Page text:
Group membership also may provide protection. This is why fish travel in schools. A school of fish is much larger than an individual fish and may serve to intimidate predators. The same principle applies to humans. A group or organization is more powerful and more difficult to attack than an individual. The management of a business, for example, may be less likely to harass or fire an individual employee if that employee is part of a strong union, because the union will support the individual member in any dispute with management.

Then there are the pleasure and sense of security that accompany being part of a group. People enjoy doing things together, and group membership gives one a certain sense of identity as well. When someone asks what one does, one can say something like “I’m a member of …” and name the group or organization. The group is, in a sense, one’s tribe, identification with which defines the individual. Whether the group is serious or frivolous, it provides both social and psychological benefits.

People listen to music on many different occasions and for many different reasons. Why do you think music is important in our lives?

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People listen to music on many different occasions and for many different reasons. Why do you think music is important in our lives? Use specific examples and reasons to explain your answer. 

Music is important because it can create, reinforce, or dispel an emotional mood. A sad person might listen to something cheerful to chase away gloom. An agitated person might prefer to put a relaxing piece of music on the stereo. Music is, in short, a mood-altering device. Music can alter moods just as effectively as a tranquillizing drug or other chemical, and entails fewer risks to one’s health.

Music is also useful to reinforce ideas or habits of thought. This is why so many commercials on radio and television use musical rhymes and other tunes to put across their messages. A slogan or text that is unremarkable by itself may become highly memorable when set to music. A catchy advertising jingle, and the product it promotes, may remain in one’s mind for years after a single hearing.

In similar fashion, many national anthems have undistinguished lyrics, but the words seem uplifting, or at least less banal, when they are sung. Examples include the lyrics to the United States anthem. “The Star-Spangled Banner.” Also, would anyone remember Rouget de Lisle’s “La Marseillaise, had it not become France’s stirring anthem? Likewise, the fourth movement of Beethoven’s ninth symphony incorporates a bad poem (Schiller’s “Ode to Joy”) but has made that poem famous by setting it to impressive music.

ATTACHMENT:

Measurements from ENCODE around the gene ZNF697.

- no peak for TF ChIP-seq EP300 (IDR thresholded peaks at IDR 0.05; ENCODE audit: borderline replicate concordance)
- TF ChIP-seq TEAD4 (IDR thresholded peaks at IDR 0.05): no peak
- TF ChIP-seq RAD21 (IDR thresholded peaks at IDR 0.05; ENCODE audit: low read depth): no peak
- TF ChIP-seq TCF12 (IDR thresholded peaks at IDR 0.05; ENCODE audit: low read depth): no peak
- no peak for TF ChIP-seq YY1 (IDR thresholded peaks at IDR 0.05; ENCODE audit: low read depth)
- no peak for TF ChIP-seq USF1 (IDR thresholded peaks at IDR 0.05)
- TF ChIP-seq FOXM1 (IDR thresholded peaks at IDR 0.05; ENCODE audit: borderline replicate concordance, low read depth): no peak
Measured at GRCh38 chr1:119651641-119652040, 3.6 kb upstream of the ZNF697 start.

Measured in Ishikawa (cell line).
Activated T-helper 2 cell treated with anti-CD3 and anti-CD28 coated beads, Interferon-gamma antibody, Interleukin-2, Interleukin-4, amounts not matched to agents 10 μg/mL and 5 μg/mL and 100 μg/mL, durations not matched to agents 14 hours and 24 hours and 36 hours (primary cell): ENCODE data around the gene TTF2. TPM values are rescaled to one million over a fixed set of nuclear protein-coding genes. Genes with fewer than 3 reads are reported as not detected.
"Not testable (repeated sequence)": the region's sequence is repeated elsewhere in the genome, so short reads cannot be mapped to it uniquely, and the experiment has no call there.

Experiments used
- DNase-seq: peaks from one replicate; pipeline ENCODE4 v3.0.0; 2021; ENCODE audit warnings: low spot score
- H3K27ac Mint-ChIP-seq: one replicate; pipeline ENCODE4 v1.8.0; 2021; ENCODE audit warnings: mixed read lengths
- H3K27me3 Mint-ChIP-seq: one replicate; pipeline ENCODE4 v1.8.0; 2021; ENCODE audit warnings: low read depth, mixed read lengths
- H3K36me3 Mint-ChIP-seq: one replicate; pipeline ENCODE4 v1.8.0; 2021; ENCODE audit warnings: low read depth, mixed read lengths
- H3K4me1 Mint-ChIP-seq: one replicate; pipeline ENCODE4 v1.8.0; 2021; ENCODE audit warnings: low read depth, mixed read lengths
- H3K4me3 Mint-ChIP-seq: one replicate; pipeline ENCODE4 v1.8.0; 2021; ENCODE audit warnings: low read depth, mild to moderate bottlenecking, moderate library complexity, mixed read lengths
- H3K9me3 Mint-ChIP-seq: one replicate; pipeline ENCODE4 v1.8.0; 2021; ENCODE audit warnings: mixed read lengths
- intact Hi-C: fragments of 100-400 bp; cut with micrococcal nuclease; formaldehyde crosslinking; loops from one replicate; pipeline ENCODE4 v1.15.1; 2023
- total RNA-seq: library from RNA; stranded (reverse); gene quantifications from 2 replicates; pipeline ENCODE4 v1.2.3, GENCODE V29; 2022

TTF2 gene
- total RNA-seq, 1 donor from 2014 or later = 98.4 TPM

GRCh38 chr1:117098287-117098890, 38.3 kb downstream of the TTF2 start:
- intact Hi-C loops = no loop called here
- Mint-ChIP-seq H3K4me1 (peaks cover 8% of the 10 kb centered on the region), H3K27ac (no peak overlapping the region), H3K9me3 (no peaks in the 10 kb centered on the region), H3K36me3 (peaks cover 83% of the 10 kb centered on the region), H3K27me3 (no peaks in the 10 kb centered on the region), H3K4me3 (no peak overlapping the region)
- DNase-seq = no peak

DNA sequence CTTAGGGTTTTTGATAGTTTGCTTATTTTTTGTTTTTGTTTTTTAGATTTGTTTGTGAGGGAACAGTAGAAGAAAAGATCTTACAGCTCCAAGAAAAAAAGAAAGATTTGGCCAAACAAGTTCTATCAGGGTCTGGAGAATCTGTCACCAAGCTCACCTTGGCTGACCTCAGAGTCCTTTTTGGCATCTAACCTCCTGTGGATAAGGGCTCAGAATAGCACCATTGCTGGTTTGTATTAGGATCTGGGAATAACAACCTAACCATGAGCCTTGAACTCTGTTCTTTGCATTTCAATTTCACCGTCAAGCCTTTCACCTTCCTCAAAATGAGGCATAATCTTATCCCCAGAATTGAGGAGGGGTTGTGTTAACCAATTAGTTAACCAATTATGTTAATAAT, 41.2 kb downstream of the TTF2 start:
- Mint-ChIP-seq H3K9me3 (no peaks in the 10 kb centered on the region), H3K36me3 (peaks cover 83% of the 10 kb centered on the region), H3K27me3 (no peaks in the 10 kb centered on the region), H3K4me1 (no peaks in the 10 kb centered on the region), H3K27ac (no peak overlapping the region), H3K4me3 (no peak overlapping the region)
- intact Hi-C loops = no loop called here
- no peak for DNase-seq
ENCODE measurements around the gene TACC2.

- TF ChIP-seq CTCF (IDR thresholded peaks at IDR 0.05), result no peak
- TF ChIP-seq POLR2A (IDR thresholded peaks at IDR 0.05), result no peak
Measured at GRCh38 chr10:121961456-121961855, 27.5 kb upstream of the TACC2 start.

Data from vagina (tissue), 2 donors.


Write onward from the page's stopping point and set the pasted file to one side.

One even may use music to make a social statement. Playing Bach on one’s stereo, for instance, delivers a certain message about one’s tastes. personality, and preferences. By contrast, acid rock, country music, a folk song, or Byzantine chant delivers quite a different message. What we listen to says much about what we are as individuals; and just as we use music to. alter the state of our own minds, we can use music also to sway the minds of others, by inserting messages of one kind or another.

Why do you think many students choose to attend schools or universities abroad, outside their own countries?

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Why do you think many students choose to attend schools or universities abroad, outside their own countries? Use specific examples and reasons to explain your opinion.

Studying abroad confers certain advantages on a student. Although study at a school in another country does not always yield a better education than attending a school in one’s homeland, study overseas may present opportunities unavailable in one’s own country. Here are a few examples.

First, the personal and professional contacts one makes at school may prove to be much more valuable, in the long run, than the information one learns in class. A classmate may become a famous writer, or a powerful politician, or a leading business executive. Even classmates who attain relatively modest success can be valuable contacts, for they will be part of a network of school alumni that one may consult for information, advice, and even jobs. The most profitable part of studying in another country, then, may be forming close personal relationships with some of its future leaders.

Also, some branches of knowledge are best studied abroad. Russian language and culture are best studied in Russia. U.S. literature and history are probably best learned at a school in the United States. British prehistory is best studied in Britain. For total immersion in Japanese language and culture, the only place to study is Japan. One’s sole opportunity for some kinds of learning is to study in another country, because such learning is available nowhere else.

There is also simply great pleasure in studying abroad. Some parts of the world are fascinating and beautiful, and it is a privilege to live and attend school there. Studying in Paris is the dream of many students. A small school in rural New England, in the northeastern United States, may be the experience of a lifetime. For these and other reasons, it is understandable that study in another country appeals to countless students.